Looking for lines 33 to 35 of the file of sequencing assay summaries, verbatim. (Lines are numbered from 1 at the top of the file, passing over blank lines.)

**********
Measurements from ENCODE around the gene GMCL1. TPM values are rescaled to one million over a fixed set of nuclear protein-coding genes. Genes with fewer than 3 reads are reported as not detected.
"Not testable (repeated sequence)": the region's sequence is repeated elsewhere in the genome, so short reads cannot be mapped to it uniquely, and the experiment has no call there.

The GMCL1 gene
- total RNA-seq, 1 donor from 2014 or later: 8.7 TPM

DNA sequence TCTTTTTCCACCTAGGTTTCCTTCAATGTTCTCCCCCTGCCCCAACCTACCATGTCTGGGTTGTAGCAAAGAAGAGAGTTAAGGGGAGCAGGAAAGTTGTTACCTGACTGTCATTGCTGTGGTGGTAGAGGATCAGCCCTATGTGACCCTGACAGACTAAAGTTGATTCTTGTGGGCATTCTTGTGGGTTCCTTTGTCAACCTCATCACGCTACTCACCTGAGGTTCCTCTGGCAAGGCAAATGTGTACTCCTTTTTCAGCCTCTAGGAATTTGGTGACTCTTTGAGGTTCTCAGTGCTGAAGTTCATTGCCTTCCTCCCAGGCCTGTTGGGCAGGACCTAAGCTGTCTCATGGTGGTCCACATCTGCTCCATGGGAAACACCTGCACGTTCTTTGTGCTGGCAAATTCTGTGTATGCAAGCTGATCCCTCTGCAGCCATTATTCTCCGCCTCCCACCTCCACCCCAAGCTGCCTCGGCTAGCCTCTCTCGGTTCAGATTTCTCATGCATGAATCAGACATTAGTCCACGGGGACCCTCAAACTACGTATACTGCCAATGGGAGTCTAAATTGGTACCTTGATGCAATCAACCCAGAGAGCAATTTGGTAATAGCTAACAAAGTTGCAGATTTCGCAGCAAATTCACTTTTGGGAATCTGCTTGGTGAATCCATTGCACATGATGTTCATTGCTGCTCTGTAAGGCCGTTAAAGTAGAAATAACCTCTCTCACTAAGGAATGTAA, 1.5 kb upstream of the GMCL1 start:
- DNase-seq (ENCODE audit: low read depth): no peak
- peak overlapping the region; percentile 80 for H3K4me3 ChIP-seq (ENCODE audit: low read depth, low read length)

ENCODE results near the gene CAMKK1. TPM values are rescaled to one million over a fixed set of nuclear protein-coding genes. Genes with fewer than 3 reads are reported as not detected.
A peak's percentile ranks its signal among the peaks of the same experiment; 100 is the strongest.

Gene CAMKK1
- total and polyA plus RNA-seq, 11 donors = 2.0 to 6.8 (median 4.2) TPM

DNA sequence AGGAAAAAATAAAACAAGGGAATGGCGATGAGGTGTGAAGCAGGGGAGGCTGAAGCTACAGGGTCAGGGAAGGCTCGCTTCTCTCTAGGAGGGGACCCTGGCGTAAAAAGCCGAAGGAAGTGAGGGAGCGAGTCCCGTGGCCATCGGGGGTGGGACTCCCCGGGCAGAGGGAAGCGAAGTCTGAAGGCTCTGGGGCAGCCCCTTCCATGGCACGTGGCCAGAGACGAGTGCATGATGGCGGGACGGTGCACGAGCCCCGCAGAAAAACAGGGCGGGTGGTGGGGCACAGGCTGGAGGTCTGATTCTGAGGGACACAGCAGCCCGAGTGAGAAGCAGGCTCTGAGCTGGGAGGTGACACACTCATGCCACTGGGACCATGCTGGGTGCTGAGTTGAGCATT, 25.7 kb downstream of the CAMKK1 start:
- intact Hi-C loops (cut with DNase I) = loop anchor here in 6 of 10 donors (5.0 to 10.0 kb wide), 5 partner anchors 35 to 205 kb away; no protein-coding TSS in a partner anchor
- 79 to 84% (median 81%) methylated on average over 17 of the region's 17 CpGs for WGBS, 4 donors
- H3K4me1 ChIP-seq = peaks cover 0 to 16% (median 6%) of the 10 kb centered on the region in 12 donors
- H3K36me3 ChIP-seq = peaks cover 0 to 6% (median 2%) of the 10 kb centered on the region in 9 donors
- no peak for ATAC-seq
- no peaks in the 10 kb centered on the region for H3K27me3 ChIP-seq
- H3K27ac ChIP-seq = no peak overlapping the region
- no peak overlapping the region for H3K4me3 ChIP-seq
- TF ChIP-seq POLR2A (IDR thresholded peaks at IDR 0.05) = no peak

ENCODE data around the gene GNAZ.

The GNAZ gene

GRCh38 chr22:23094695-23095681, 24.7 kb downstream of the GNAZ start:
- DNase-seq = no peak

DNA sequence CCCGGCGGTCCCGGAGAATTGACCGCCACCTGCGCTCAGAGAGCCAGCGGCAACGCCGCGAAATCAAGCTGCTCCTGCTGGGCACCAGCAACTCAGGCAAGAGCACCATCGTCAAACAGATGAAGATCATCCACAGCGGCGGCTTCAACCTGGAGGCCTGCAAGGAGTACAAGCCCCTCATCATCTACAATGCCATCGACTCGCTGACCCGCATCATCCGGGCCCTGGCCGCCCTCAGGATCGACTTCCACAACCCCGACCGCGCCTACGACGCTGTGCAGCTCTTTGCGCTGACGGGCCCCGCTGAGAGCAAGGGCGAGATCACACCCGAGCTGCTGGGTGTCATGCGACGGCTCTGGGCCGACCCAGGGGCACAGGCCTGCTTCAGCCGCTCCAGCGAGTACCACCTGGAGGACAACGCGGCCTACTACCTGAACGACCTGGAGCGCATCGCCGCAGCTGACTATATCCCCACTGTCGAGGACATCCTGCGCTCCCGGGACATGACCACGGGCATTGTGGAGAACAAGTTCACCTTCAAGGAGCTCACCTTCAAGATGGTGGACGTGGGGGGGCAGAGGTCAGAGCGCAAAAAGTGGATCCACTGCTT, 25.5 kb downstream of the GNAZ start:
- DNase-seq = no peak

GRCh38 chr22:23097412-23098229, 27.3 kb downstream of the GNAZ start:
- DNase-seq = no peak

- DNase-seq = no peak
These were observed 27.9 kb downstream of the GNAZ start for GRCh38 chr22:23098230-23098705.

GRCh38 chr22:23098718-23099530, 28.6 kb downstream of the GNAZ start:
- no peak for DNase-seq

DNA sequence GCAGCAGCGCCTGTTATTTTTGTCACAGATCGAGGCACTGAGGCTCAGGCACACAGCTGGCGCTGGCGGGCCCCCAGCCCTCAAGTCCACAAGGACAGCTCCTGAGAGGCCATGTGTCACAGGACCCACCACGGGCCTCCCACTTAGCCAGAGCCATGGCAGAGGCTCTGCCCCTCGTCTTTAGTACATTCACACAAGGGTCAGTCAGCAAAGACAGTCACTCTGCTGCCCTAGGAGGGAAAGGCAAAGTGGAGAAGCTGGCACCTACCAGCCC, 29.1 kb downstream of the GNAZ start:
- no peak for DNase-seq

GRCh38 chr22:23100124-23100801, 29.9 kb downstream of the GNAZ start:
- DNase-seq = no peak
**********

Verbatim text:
- no peak for DNase-seq

DNA sequence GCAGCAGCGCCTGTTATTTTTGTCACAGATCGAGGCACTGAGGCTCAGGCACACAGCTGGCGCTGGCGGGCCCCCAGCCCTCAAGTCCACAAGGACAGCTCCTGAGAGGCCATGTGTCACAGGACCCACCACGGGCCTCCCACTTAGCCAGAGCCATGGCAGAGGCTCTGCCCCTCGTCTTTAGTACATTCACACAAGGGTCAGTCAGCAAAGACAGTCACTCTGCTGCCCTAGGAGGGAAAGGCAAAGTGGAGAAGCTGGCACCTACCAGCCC, 29.1 kb downstream of the GNAZ start:
- no peak for DNase-seq